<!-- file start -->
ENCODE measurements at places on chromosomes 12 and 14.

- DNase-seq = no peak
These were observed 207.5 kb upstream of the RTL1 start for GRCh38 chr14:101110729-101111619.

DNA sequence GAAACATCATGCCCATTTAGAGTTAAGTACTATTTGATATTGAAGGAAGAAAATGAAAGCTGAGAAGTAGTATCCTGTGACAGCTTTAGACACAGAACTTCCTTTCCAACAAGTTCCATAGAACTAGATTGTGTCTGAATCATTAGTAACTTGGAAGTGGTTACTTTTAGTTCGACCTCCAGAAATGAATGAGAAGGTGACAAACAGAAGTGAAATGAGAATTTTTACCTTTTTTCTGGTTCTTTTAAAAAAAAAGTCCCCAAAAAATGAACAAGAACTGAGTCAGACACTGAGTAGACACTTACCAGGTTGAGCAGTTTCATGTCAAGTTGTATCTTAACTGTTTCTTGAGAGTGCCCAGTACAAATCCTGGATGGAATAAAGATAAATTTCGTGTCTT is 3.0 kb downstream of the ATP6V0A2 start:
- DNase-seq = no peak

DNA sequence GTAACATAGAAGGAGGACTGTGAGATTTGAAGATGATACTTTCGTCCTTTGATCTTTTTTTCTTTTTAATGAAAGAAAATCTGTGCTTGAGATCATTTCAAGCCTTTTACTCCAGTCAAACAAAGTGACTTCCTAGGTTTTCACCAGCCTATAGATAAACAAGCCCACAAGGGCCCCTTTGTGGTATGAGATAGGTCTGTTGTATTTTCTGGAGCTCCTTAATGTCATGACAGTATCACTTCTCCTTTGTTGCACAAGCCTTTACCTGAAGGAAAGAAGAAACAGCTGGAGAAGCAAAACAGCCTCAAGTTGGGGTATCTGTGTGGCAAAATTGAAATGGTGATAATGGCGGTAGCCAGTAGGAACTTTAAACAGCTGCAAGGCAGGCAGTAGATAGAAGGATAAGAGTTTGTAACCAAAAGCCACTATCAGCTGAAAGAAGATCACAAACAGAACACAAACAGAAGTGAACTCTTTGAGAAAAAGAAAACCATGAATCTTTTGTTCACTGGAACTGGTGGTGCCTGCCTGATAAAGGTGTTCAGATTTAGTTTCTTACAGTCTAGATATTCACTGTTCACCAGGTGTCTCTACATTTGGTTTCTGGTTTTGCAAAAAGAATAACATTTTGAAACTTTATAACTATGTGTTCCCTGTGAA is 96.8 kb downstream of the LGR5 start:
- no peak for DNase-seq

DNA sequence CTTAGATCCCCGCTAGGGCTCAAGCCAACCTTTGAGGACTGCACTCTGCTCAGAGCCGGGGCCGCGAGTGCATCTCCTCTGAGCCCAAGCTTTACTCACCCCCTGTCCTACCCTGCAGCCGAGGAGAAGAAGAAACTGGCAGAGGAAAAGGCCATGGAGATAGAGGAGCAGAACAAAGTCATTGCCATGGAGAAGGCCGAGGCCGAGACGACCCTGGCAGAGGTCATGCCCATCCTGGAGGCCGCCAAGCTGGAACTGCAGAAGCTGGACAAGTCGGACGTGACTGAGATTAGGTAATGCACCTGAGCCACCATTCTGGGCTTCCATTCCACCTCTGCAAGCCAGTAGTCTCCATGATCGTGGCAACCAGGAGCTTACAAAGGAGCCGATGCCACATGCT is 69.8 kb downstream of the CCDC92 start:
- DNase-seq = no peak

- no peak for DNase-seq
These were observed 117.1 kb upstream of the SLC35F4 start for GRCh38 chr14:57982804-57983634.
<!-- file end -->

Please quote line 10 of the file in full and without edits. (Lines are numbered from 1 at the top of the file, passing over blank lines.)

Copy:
- no peak for DNase-seq